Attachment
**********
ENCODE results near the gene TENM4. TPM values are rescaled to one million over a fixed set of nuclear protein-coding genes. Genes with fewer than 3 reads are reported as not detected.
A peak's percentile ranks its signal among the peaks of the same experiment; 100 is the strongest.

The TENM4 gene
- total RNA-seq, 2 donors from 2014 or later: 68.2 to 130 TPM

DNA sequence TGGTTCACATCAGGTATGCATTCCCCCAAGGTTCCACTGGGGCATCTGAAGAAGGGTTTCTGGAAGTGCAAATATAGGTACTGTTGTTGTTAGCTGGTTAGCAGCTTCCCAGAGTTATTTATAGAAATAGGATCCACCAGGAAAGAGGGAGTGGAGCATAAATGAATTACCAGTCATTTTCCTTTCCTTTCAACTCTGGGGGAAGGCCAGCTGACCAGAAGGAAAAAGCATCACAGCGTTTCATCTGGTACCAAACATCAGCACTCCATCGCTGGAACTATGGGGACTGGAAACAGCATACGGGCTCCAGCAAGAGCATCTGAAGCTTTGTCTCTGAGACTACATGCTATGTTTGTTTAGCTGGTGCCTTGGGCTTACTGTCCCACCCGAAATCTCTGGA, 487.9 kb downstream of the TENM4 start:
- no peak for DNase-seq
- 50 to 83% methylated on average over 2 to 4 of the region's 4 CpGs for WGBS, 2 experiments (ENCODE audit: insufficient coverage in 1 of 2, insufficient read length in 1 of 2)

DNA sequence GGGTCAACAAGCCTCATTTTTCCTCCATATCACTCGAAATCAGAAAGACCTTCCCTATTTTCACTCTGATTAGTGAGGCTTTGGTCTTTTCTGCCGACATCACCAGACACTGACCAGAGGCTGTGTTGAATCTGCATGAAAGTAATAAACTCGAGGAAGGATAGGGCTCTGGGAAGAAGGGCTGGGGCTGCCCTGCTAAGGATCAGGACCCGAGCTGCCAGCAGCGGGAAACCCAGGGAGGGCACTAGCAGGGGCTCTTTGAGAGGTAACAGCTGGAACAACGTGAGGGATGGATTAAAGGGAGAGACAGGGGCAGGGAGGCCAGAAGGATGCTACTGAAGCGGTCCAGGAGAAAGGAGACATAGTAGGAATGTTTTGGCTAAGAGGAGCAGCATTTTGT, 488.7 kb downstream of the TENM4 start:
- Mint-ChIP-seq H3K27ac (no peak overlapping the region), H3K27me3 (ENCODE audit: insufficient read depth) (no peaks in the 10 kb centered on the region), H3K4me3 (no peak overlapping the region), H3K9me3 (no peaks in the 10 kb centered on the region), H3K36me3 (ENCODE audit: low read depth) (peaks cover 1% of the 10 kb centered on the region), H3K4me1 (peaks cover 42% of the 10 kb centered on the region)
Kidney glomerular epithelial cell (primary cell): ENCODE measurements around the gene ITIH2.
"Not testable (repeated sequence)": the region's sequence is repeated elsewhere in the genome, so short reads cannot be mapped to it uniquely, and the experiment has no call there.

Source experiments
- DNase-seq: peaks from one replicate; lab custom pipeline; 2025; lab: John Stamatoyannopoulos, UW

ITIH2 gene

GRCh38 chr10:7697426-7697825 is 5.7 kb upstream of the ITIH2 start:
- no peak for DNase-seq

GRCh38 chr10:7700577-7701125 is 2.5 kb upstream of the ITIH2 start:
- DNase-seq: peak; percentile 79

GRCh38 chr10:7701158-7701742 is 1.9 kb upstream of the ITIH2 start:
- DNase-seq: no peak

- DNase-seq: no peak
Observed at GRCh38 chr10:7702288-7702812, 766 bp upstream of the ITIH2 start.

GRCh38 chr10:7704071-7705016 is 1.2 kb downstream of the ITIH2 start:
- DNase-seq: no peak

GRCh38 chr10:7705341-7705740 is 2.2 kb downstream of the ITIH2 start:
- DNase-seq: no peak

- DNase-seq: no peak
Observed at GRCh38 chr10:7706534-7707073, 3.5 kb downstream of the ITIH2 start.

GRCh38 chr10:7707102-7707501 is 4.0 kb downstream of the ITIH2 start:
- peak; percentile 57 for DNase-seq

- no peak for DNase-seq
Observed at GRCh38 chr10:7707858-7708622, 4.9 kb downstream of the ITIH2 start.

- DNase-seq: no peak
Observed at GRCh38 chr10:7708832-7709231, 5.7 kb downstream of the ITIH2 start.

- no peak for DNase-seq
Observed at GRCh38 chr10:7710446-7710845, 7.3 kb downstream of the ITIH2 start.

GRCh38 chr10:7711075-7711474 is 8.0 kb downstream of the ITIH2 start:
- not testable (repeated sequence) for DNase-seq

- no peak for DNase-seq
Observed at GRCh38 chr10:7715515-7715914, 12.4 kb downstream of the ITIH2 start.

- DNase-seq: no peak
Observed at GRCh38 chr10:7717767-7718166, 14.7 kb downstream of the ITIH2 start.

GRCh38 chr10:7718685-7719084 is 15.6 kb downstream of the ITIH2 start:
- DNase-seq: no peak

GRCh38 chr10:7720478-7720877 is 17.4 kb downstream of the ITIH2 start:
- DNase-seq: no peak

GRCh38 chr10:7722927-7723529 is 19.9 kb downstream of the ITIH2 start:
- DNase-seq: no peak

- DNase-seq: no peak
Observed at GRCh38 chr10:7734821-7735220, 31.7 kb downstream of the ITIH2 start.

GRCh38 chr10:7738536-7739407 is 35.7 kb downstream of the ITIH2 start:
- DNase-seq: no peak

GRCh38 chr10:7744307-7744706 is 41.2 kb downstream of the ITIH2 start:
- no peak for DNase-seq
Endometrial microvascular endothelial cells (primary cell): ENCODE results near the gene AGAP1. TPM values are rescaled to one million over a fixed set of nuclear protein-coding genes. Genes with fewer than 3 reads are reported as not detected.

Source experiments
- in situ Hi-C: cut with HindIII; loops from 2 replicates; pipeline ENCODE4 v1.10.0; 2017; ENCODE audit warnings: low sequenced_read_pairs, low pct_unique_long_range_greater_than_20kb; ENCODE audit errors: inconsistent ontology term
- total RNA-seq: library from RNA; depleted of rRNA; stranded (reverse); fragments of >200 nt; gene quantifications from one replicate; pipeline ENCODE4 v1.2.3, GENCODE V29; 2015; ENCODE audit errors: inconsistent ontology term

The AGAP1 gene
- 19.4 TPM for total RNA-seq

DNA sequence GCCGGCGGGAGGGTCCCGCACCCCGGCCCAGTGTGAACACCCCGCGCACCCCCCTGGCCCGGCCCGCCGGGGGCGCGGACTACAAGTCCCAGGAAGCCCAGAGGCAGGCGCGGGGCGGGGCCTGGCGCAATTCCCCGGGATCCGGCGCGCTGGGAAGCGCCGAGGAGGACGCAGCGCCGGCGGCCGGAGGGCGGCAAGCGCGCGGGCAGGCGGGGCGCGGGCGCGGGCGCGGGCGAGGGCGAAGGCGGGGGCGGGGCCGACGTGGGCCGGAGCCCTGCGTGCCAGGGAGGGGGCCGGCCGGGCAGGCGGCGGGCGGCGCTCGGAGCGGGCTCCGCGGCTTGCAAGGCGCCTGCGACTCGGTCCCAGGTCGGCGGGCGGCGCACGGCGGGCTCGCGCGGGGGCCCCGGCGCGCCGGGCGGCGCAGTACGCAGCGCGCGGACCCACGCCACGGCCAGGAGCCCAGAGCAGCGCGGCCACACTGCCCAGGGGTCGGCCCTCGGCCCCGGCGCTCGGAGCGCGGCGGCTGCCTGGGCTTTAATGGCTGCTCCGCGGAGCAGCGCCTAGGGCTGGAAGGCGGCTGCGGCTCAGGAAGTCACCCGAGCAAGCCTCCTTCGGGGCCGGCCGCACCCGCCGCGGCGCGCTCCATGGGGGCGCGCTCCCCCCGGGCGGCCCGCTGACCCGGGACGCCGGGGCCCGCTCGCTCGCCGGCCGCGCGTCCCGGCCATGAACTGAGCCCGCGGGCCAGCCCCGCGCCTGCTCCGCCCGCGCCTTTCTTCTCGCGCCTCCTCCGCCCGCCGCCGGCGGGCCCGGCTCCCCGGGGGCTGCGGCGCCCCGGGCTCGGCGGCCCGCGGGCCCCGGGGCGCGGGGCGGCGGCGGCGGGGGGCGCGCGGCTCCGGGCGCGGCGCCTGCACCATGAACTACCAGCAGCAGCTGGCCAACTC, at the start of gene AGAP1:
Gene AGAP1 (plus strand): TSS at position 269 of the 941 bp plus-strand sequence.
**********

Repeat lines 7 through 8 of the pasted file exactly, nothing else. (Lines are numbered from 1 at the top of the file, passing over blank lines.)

- 50 to 83% methylated on average over 2 to 4 of the region's 4 CpGs for WGBS, 2 experiments (ENCODE audit: insufficient coverage in 1 of 2, insufficient read length in 1 of 2)

DNA sequence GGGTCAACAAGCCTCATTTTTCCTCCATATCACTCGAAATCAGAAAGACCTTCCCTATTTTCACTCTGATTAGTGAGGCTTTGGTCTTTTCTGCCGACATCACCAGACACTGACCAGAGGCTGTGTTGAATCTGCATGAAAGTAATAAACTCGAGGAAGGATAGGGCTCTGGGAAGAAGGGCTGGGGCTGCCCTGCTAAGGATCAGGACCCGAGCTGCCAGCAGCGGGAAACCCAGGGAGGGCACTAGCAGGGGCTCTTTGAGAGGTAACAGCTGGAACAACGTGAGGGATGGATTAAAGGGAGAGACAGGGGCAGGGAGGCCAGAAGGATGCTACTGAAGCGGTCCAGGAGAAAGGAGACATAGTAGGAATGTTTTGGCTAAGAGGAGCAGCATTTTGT, 488.7 kb downstream of the TENM4 start: